Patient presents to the emergency room complaining of chest pains and shortness of breath.
The patient also explains the feeling of dizziness among other complaints.
All of this information is gathered and reported to the on call doctor.
How does this doctor go about using this information to get to the correct diagnosis of the patient?
If you are reading this right now and you have watched our educational videos or read our educational articles you know why a differential diagnosis in this type of situation is very important.
A differential diagnosis works by the doctor reviewing the patient’s chart, listening to the patient’s complaints and getting a history form the patient.
All of this is very important because the doctor is using this information to create a list of possible diagnoses based of the patient’s information.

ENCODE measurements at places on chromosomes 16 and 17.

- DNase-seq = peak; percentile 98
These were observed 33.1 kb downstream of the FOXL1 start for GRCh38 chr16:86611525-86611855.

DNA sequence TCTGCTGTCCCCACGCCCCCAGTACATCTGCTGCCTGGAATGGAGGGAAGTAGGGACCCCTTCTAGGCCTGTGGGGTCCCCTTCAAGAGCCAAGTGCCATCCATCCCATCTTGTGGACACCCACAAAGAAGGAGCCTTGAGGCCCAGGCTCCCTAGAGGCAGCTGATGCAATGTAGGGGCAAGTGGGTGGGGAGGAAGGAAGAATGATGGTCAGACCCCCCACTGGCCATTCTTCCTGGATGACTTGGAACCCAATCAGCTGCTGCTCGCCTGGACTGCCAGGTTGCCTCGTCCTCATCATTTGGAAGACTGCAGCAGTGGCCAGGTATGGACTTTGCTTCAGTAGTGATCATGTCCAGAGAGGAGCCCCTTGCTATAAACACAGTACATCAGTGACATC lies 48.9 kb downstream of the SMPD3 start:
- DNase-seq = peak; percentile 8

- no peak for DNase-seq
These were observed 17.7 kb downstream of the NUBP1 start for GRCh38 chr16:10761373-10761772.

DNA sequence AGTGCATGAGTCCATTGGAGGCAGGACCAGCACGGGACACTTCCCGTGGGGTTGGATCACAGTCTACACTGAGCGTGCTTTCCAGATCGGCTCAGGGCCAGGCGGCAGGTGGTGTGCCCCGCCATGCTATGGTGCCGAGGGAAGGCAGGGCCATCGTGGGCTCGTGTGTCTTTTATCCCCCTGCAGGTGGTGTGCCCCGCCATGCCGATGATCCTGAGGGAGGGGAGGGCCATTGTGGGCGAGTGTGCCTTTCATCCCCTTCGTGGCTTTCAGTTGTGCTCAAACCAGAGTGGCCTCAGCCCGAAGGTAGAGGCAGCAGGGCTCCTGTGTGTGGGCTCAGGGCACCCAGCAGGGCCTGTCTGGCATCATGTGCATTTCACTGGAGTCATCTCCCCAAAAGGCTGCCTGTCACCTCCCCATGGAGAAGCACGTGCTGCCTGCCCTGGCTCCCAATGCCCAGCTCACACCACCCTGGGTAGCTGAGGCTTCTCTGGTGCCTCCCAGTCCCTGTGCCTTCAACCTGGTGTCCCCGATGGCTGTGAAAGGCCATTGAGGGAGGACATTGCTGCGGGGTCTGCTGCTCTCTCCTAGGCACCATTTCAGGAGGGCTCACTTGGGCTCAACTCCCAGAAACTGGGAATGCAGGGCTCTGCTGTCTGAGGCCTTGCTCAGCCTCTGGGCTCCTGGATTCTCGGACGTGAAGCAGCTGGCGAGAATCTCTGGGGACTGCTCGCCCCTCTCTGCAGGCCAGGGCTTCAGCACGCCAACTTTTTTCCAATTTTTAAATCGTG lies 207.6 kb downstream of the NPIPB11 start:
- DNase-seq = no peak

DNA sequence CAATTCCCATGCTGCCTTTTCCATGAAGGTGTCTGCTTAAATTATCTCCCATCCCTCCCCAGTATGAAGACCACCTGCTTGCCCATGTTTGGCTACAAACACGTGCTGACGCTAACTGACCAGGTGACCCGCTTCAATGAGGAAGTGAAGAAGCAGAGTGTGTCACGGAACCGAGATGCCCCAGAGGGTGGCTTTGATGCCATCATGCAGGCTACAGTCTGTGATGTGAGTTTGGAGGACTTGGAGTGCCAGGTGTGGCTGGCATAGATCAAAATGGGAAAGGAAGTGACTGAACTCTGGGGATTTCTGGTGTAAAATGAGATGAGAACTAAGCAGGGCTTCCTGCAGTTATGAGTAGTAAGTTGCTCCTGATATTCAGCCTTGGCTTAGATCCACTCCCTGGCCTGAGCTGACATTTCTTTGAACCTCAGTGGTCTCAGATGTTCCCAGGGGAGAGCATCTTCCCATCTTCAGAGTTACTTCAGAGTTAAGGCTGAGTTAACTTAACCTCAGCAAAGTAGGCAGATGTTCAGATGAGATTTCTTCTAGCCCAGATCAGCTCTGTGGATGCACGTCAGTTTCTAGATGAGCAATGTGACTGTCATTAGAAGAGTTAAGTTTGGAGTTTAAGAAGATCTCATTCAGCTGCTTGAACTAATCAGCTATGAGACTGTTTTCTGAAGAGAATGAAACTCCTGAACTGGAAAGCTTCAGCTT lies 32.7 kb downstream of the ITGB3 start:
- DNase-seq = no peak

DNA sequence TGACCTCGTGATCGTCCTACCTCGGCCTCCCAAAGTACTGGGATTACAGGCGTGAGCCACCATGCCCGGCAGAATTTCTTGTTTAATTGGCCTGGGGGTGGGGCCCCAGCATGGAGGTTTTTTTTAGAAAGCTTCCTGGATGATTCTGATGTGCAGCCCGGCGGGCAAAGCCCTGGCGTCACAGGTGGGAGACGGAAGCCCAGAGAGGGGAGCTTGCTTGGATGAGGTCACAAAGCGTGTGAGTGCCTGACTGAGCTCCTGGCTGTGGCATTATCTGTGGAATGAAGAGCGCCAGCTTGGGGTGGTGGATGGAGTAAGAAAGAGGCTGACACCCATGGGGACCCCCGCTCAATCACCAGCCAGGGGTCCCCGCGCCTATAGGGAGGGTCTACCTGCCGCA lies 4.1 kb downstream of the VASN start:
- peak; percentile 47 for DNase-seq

The possible corresponding diagnoses are ranked in order from serious to less serious.
Tests are then done to either confirm or rule out a possible diagnosis.
When doctors do not follow this method and just essentially “guess” as to a patient’s diagnosis the doctor is needlessly endangering his or her patient.
The sad thing is that in some instances some doctors do not think that a differential is needed.
Some say that it is just something they learned in medical school and does not have to always be applied in the “real world.”
If you had chest pains and your heart attack was misdiagnosed this is what we invite you to do if your matter happened in Maryland.
Pick up the phone and give us a call.
We can be reached at 301-850-4832. We answer questions like yours all the time and we would be glad to listen to your story.